There is much talk on American television about mentoring and inspiring, she says. There is no shortage of TV shows of celebrity chefs mentoring wannabe chefs or pop stars inspiring young singers.
“Since we aren’t just going to have a society of chefs and singers we thought, OK, let’s give them a different tool,” says Barets.
Those Who Inspire: Oman was published in 2012 and was followed by Those Who Inspire: UAE and Those Who Inspire: Nigeria. And after the publication of the third book, officially a “collection”, the pair approached Unesco to see if they could get a coveted seal of approval.
“We went to see them and they loved the concept. The Hong Kong book will be the first to bear the stamp of approval from Unesco. That is about prestige, not money, but it does mean this is educational material so the book can be taken into a classroom,” says Barets.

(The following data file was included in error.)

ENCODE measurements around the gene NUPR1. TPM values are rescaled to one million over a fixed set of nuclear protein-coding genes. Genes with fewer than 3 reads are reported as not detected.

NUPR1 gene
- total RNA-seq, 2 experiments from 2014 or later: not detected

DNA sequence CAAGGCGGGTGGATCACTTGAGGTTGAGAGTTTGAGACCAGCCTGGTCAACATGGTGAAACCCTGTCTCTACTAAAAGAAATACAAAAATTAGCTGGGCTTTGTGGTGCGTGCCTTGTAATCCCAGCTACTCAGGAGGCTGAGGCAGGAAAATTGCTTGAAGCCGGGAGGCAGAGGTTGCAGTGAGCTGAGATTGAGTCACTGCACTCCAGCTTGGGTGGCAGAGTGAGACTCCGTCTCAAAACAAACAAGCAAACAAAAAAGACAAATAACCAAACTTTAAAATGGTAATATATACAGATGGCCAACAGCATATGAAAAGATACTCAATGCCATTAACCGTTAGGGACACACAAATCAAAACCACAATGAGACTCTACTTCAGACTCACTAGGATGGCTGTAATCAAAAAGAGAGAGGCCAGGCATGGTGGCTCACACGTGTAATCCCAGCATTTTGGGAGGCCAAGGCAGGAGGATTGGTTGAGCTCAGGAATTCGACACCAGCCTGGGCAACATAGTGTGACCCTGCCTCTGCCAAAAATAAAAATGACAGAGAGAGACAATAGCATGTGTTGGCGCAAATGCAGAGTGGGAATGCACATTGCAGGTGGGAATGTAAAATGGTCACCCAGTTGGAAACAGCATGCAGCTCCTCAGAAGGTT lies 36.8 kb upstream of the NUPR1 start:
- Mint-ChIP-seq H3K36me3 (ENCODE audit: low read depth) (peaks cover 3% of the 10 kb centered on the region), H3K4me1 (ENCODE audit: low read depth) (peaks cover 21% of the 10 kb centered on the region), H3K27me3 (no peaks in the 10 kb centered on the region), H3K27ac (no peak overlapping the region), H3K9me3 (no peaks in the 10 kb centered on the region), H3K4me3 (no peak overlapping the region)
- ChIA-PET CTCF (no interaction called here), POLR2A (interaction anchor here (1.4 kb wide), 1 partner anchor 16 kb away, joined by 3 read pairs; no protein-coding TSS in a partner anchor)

In a new city she and Plomik spend the first month focused on getting the lie of the land, speaking to people and compiling a list of possible interviewees. She was surprised to discover that many of the young people she spoke to felt hopeless, scared and worried.
“They don’t really see what they can do. They feel a lot of pressure. And not just pressure from studying, but pressure to do jobs that they don’t want to do, there’s a lot of need to respect family and elders and things like that,” says Barets.
Another thing that surprised her was the request from young people to have mentors who have a political conscience. They were interested in entrepreneurs and wanted to know how to become a CEO in two years. They wanted to hear from pop stars and people like Li Ka-shing, to know how he made his money.